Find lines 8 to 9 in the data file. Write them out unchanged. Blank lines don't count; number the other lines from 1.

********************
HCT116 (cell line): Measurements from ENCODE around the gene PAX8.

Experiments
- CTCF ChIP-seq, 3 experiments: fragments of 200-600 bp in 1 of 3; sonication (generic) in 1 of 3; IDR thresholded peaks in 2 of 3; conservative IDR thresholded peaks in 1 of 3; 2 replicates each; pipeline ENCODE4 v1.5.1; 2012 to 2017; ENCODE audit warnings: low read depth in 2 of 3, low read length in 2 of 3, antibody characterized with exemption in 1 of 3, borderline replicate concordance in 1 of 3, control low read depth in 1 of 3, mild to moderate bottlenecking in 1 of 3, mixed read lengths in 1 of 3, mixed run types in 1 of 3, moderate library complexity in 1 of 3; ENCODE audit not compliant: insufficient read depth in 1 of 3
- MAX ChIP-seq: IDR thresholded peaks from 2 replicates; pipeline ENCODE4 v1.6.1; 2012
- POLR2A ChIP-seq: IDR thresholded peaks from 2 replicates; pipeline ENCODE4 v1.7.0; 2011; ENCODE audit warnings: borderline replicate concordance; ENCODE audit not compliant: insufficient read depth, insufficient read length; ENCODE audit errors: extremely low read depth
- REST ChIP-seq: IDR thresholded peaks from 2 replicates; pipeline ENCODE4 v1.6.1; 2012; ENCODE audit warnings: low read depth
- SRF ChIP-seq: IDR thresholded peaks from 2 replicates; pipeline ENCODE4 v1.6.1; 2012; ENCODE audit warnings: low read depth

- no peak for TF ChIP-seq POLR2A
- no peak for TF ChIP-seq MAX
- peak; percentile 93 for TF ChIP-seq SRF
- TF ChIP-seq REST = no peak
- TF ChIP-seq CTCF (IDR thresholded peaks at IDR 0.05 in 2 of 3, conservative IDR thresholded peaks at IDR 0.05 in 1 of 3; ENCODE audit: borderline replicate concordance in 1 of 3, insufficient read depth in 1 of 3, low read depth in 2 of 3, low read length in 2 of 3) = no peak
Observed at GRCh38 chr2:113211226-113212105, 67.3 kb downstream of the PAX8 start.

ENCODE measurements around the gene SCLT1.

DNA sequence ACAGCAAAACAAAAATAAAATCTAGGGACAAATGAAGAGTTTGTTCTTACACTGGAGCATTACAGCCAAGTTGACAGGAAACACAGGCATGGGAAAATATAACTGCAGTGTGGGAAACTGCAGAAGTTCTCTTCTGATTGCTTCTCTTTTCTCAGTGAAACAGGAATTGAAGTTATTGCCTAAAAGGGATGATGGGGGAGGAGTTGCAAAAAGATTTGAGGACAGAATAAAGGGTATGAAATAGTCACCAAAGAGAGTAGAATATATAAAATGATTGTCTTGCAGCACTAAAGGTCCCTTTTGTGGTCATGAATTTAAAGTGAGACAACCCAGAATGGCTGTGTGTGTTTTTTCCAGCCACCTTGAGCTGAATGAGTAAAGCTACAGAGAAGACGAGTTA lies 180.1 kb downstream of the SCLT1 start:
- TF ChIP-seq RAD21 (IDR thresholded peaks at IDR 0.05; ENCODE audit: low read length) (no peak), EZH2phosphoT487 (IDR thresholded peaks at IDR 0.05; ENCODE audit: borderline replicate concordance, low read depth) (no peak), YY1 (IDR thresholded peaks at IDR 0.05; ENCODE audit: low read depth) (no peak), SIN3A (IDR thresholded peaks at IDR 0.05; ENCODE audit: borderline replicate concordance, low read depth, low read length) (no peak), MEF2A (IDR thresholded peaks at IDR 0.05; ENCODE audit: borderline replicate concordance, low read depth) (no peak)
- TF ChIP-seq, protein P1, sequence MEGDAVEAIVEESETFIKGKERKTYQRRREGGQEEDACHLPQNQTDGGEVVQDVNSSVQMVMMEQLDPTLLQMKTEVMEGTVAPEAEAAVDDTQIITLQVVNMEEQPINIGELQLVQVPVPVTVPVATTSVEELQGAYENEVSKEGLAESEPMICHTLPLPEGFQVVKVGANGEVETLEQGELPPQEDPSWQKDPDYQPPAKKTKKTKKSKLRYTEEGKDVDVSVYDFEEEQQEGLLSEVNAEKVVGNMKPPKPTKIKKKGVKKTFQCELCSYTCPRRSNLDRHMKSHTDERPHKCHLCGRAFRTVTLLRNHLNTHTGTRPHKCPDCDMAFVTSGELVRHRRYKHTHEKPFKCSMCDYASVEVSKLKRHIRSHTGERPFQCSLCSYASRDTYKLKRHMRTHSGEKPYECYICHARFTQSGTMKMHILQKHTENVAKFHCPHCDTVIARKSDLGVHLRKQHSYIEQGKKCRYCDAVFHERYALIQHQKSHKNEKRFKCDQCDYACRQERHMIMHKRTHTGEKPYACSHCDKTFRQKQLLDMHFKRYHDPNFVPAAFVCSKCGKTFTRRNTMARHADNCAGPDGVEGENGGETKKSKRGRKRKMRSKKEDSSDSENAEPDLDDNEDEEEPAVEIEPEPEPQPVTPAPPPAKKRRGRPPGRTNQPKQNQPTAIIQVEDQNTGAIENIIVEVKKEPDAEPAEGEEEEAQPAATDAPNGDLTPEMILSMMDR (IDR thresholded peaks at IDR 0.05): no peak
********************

- no peak for TF ChIP-seq POLR2A
- no peak for TF ChIP-seq MAX